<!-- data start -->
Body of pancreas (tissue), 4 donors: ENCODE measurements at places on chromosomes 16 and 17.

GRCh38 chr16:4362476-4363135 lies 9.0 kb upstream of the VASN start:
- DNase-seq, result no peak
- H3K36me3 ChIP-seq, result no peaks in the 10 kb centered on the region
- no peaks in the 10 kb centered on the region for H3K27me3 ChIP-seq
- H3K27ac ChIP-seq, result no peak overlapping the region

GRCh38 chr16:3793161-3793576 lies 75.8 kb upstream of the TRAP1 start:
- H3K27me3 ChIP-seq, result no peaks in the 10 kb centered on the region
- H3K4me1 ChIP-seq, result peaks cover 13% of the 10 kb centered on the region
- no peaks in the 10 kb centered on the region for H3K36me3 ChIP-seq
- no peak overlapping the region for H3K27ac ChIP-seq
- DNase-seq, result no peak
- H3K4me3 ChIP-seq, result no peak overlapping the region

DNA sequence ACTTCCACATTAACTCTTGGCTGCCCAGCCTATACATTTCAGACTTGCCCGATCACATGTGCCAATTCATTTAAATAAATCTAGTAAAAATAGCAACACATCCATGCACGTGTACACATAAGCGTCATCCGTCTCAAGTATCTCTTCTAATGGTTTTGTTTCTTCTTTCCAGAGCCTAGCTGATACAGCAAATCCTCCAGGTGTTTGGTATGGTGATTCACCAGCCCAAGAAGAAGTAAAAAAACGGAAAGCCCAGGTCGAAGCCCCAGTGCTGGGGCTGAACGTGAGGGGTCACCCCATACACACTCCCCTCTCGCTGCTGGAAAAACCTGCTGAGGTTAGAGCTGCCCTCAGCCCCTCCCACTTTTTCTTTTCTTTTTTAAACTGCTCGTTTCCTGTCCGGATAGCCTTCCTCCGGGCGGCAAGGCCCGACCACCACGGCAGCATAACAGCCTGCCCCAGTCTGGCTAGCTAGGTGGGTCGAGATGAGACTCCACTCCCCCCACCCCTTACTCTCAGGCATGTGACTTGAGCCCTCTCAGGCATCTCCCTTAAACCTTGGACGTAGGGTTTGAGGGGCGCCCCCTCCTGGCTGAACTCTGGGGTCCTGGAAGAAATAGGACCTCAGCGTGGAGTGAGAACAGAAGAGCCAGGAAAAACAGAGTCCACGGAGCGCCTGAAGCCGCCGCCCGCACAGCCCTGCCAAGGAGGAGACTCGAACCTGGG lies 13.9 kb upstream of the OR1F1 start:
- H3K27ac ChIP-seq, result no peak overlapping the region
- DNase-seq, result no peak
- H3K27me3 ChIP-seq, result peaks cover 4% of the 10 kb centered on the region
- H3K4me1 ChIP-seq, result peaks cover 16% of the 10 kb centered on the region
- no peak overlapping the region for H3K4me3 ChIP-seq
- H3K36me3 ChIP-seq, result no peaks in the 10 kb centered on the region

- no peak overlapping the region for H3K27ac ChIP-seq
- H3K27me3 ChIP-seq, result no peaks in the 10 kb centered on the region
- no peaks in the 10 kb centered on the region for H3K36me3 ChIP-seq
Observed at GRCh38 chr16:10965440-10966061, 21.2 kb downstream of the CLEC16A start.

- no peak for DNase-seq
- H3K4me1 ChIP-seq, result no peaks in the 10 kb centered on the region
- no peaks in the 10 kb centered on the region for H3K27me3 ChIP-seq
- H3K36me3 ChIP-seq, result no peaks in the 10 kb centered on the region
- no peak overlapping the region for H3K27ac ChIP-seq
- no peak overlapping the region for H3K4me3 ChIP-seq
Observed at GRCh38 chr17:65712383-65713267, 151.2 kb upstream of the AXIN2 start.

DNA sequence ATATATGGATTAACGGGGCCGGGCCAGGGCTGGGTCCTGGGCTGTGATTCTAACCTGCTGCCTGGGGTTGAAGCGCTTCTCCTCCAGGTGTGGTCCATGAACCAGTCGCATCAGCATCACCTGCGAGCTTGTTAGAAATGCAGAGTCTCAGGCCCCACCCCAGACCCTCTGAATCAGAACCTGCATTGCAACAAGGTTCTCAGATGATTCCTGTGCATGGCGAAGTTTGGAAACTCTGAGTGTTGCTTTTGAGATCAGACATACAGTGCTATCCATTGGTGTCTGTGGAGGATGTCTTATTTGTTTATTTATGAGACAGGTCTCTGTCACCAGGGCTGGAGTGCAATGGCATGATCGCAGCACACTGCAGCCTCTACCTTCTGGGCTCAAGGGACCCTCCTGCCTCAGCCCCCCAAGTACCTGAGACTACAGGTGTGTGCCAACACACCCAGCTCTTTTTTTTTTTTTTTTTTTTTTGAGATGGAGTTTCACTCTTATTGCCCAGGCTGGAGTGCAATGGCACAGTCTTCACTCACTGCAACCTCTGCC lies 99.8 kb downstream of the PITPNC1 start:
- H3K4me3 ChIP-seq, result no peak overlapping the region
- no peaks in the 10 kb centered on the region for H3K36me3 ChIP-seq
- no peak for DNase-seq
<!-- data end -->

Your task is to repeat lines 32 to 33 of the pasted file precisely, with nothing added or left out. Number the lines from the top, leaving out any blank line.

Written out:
DNA sequence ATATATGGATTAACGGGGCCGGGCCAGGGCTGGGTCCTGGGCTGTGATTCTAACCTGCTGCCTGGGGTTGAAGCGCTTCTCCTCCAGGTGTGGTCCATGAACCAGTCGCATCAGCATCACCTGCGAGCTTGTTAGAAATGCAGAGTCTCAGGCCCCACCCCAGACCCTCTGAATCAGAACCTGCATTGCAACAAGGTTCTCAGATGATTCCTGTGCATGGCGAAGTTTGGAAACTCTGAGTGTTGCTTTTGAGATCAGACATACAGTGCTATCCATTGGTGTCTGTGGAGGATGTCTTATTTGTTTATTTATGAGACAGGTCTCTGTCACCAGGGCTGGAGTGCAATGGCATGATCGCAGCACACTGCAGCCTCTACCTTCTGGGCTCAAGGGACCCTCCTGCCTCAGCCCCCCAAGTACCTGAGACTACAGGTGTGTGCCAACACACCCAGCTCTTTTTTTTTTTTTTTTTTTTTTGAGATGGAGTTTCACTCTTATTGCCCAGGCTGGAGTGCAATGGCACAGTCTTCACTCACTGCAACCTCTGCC lies 99.8 kb downstream of the PITPNC1 start:
- H3K4me3 ChIP-seq, result no peak overlapping the region